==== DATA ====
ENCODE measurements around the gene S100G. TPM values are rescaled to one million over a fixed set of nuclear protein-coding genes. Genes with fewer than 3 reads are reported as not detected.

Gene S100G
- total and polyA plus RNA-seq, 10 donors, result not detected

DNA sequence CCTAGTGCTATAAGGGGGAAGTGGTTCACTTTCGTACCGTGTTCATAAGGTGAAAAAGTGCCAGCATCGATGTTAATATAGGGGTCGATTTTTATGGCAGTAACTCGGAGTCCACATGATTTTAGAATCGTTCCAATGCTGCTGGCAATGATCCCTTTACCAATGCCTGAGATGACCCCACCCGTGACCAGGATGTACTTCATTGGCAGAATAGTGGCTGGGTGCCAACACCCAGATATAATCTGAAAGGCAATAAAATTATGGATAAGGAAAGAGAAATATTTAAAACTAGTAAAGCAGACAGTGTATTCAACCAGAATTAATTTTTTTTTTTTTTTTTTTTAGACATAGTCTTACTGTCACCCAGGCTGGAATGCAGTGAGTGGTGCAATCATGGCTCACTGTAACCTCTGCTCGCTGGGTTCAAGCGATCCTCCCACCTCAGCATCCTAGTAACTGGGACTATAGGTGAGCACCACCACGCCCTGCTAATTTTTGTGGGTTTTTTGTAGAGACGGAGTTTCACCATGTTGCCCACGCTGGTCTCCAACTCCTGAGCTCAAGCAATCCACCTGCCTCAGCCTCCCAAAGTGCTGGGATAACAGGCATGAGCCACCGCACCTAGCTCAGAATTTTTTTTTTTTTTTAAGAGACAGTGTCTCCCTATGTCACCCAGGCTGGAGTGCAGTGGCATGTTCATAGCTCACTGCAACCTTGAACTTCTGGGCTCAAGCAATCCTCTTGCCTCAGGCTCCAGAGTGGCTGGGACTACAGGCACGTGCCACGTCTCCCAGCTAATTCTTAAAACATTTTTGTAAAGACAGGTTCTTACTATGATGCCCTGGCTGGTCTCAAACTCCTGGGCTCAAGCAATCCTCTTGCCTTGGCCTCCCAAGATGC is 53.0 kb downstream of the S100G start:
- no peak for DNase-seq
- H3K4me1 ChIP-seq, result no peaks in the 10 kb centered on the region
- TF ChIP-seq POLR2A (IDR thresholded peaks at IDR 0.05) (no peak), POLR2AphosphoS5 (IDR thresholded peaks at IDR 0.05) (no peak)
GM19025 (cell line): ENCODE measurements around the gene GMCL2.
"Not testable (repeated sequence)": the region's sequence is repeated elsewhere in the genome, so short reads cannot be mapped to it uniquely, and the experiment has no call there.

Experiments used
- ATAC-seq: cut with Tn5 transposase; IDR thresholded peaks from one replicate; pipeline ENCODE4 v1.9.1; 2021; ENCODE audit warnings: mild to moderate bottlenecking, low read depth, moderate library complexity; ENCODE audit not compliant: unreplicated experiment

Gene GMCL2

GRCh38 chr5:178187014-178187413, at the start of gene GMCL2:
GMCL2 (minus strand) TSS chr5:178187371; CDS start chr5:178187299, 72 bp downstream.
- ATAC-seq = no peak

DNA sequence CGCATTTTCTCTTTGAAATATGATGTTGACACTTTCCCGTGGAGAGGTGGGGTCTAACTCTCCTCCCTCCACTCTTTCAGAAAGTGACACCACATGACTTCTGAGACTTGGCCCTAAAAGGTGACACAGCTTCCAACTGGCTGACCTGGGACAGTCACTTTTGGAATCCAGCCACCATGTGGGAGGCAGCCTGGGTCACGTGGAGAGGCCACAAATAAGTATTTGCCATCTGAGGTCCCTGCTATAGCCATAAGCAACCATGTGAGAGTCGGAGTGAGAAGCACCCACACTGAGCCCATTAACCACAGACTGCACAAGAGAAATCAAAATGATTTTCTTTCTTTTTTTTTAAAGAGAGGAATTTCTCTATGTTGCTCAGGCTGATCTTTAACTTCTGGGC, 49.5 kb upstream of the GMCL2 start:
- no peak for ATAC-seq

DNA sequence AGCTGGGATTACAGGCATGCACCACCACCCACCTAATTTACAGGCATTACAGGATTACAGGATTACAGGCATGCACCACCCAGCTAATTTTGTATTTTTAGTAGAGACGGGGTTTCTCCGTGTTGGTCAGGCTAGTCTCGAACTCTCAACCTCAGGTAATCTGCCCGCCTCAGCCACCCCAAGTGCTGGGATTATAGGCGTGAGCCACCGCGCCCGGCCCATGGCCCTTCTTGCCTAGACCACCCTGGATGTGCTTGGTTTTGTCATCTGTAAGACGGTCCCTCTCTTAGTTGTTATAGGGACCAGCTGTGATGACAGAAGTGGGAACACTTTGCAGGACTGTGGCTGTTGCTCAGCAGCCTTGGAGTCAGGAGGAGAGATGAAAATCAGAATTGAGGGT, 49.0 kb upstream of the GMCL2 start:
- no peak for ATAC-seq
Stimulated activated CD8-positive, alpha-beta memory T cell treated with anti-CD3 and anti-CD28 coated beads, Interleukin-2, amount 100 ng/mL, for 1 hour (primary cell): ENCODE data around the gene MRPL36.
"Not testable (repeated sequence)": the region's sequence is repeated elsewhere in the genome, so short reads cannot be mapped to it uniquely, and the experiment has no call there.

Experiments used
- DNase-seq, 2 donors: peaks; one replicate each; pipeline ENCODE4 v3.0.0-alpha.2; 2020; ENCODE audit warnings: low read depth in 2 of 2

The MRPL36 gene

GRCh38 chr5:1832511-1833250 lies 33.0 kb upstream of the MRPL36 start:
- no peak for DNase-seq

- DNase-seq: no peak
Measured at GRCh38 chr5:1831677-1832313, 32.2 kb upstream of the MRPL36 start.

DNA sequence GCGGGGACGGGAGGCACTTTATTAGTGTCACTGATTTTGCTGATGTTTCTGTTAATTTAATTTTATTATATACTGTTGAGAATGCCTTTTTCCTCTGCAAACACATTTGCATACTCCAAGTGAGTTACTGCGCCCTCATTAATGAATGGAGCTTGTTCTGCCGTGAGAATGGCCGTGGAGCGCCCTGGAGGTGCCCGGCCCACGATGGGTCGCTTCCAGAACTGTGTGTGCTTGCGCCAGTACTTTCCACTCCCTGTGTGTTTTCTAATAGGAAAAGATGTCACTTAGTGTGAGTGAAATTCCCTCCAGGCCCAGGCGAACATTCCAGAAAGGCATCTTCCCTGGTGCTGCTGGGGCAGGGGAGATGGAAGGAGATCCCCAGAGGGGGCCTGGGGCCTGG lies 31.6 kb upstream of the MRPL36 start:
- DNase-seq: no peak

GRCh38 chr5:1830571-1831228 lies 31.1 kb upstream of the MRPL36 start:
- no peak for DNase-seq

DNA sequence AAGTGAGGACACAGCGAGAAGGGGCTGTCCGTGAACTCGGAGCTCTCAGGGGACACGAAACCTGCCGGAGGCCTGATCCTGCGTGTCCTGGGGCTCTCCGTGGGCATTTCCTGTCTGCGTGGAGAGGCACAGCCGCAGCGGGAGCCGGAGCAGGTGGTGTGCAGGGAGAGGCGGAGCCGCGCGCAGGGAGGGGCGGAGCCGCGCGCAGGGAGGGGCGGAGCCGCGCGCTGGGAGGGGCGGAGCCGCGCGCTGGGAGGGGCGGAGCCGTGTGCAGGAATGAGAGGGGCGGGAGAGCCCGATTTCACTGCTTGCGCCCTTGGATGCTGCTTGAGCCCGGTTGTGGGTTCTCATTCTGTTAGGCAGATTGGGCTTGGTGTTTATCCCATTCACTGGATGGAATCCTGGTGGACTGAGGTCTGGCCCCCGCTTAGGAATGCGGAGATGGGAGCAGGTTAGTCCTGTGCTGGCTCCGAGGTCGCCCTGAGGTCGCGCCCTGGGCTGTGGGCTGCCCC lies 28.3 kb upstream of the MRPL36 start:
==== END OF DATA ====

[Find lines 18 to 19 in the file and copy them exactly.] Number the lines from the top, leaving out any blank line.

DNA sequence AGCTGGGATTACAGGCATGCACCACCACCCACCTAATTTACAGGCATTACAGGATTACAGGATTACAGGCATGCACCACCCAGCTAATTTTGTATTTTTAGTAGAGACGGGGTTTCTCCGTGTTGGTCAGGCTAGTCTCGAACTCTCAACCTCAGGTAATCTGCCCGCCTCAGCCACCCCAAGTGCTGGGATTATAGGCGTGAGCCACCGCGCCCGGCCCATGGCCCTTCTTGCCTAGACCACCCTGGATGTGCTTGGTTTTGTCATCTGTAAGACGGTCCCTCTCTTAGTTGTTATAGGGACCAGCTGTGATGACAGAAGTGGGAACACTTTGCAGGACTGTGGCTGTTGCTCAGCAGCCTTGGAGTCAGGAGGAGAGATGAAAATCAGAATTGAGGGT, 49.0 kb upstream of the GMCL2 start:
- no peak for ATAC-seq